This is the conclusion for years by many published articles, including mine. There isn’t strong enough evidence for many of the uses recommended by bud tenders and articles with weaker evidence. The problem is money. The US government’s official position is that it is a harmful highly addictive substance and that there is no medical benefit; so there has been no funding for the plant research. Companies make money from items they can control, such as ingredients in the plant but they can’t control the sale of the plant products. Therefore, there is a great increase in marijuana ingredient research. This makes sense since we have brain receptors (CB1 and CB2) that respond to cannabis chemicals.

A speaker at the American Academy of Addiction Psychiatry presented her paper that reviewed the current literature (I have seen many of these on cannabis) and called for more funding and research (again). The government sets the funding priorities on research questions that are not funded by business since they are about the only ones who will pay for these important studies.


If you haven’t been tested in a while and you socialize with people new to the US, it is probably a good idea to get tested for TB. Also, if you have lived in large groups such as jails or homeless shelters, you are at risk. This can be done with the skin test that must be read 2 or 3 days later, or getting a blood test that can only be done in the afternoons at labs. Unlike the skin test, the blood test is not positive due to the BCG vaccine many have received in other countries. There are now much shorter medication combinations you can take if positive rather than the 6 months of the standard medications. Contact your public health department or your provider if you would like to get tested Those with positive tests have a 10% lifetime risk of having serious TB unless they take the simple, short course of medication.


The researchers vaccinated the group of contacts of a diagnosed Ebola case with either placebo or the active product. None of the product recipients got Ebola and 23 of the placebo patients did. The total number of patients was 5837. Since so few got infected taking the placebo (inactive product), it is obvious that the people were being very careful on their own not to get the disease by avoiding contact. This is great news. Now, with time, they can see if the immunity lasts longer than a few weeks, otherwise it is only good for after an outbreak, not to prevent an outbreak.


Research on the diets and asthma symptoms of patients showed that eating cured meats (e.g. bacon, pastrami, ham) had more asthma problems. We already know that cured meats are associated with many cancers.


For years we have been giving triple drug combinations since two drug combinations have been too weak to control HIV in the vast majority for a long time. Two of the more powerful drugs: Rilpiverine (in Complera®) and dolutegravir (in Triumeq®) have been shown to control HIV as well as 3 and 4 drug combinations. This is probably good news since the less medications a person takes, the less risk of side effects. But there needs to be a study comparing the long-term side effects from these two combinations. The rilpiverine must be taken with 500 calories or greater (e.g. a sandwich or more) and stomach acid problem treatment must be supervised by a provider.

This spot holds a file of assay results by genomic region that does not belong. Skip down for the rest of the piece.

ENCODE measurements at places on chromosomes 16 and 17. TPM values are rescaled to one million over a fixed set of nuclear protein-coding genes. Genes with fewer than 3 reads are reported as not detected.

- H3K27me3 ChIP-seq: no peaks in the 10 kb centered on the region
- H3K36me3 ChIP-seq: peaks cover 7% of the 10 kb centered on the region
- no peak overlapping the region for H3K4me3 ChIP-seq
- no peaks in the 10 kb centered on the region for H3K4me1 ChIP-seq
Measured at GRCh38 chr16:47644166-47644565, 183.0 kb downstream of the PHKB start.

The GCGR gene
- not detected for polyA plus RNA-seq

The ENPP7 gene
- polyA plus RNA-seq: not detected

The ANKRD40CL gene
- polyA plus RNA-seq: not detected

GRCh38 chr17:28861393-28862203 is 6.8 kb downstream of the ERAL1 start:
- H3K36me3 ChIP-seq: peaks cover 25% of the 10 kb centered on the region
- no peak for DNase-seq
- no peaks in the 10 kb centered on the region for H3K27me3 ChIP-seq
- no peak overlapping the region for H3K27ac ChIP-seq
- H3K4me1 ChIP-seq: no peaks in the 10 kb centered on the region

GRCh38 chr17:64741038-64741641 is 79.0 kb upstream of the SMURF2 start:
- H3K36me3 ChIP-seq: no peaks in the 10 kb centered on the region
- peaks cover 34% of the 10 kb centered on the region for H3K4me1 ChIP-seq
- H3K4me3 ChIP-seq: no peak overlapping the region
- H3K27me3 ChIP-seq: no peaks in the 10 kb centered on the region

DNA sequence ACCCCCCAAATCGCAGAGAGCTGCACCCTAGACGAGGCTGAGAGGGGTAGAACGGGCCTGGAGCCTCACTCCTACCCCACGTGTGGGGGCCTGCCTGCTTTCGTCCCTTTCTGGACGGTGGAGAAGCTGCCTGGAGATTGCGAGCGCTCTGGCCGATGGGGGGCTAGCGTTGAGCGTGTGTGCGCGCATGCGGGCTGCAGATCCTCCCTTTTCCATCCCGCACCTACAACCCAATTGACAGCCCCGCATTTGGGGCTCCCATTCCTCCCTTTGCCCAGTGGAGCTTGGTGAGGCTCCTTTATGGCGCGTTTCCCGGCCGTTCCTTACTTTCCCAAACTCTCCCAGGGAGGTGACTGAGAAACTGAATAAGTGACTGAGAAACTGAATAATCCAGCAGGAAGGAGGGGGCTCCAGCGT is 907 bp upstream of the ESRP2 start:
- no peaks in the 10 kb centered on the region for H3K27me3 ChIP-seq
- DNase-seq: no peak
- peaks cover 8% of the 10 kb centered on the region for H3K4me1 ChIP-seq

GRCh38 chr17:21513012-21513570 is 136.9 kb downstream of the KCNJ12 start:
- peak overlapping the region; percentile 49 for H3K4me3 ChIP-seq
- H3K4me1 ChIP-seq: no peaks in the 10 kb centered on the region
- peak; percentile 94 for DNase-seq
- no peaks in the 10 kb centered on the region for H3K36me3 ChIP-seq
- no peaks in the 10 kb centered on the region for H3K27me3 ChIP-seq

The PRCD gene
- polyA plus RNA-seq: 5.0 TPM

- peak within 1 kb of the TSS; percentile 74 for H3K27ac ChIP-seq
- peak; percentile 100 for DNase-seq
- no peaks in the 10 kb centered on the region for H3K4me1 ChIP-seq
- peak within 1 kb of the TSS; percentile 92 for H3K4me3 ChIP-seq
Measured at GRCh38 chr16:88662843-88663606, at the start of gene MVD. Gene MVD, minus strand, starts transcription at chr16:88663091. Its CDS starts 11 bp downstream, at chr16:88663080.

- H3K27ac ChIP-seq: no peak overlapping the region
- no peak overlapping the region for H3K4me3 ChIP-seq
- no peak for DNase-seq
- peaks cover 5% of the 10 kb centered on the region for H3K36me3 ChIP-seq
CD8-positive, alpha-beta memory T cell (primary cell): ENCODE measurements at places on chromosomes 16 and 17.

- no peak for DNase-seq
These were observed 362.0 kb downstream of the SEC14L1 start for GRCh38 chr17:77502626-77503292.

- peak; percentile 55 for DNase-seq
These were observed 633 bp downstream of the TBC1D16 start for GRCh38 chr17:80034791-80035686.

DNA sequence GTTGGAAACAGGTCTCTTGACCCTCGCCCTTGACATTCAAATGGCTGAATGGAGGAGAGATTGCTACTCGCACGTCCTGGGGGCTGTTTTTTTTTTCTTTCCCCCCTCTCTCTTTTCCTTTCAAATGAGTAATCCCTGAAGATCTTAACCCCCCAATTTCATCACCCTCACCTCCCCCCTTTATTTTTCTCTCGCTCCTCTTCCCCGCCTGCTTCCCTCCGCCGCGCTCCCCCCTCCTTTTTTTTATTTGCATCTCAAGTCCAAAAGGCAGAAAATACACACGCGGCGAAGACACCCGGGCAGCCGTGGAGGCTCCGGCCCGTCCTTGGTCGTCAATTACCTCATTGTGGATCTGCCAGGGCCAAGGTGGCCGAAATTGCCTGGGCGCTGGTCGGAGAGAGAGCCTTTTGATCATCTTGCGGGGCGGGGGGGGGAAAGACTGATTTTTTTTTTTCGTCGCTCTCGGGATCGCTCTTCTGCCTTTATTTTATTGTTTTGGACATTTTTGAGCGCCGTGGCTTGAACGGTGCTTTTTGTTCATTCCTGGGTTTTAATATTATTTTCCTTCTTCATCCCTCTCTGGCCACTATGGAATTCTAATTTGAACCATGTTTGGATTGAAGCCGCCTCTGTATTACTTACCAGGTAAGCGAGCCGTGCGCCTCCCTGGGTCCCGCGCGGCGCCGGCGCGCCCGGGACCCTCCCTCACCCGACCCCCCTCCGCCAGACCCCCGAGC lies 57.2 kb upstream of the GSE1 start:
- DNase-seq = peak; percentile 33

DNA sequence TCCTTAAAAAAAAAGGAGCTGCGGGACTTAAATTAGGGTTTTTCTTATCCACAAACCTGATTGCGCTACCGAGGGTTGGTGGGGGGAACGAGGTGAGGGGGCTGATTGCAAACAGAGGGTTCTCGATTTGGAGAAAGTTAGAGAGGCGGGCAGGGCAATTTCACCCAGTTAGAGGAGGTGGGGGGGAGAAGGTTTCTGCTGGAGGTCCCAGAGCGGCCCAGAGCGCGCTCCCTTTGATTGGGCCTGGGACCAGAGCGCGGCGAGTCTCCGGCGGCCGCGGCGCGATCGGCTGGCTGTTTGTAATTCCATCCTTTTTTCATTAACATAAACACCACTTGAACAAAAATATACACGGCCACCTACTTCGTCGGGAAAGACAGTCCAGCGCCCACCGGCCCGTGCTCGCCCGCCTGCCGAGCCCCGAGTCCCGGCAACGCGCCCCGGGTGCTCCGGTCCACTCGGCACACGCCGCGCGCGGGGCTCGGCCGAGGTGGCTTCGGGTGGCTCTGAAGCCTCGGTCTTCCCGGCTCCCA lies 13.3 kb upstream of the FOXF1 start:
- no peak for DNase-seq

A large study in Haiti showed that treating HIV on the same day of diagnosis had better outcomes. San Francisco does this too. This was compared to the standard care of waiting the 21 days for the lab tests and meeting with the HIV specialist.  Paul Sax from Harvard (whom we’ve had speak at our bimonthly IE HIV Association meetings) says the effect may be the enthusiasm of the staff and patient that made the difference in getting the patient to not miss pills rather than a medical or physical reason—that a short delay did not cause worsening of the disease. This makes sense to me.

Most of my patients don’t have sex after a positive test for months since it is such a shock and they don’t want to transmit HIV to another and they need to process how to explain their status to their partner. So transmission (Treatment as Prevention, TaSP) or the risk of worsening health don’t seem to be strong reasons to rush to treatment.


Eric Winer had hemophilia and caught Hepatitis C and HIV from blood product transfusions. He had to be very secretive about it in the 1980s and 90s since he saw how many in the health care professions discriminated against those with HIV. He was cured from the Hepatitis C with 2 years of the ribavirin/interferon injection treatment (very difficult treatment). His dentist asked him not to come back since staff were concerned about transmission. This high-level cancer researcher spoke about his life at a major breast cancer meeting. We are taught to treat all patients as if they have HIV or Hepatitis C and use Universal Precautions so the danger of transmission is low. I don’t tell my patients to lie about their HIV, but warn them to be careful and alert to discrimination at medical and dental facilities.

Be Safe! Wear protection. Keep those questions coming.

Daniel Pearce, D.O., FACOI, AAHIVS

Clinical Associate Professor of Medicine, Loma Linda University School of Medicine

Adjunct Professor of Internal Medicine and HIV, Touro University California College of Osteopathic Medicine and Midwestern University Arizona College of Osteopathic                      Medicine

HIV Specialist, Assistant TB Physician, Riverside County Public Health Department

Hepatitis C Specialist and Researcher, Southern California Liver Centers, Riverside

Researcher, Inland Empire Liver Foundation and Clinical & Translational Research Center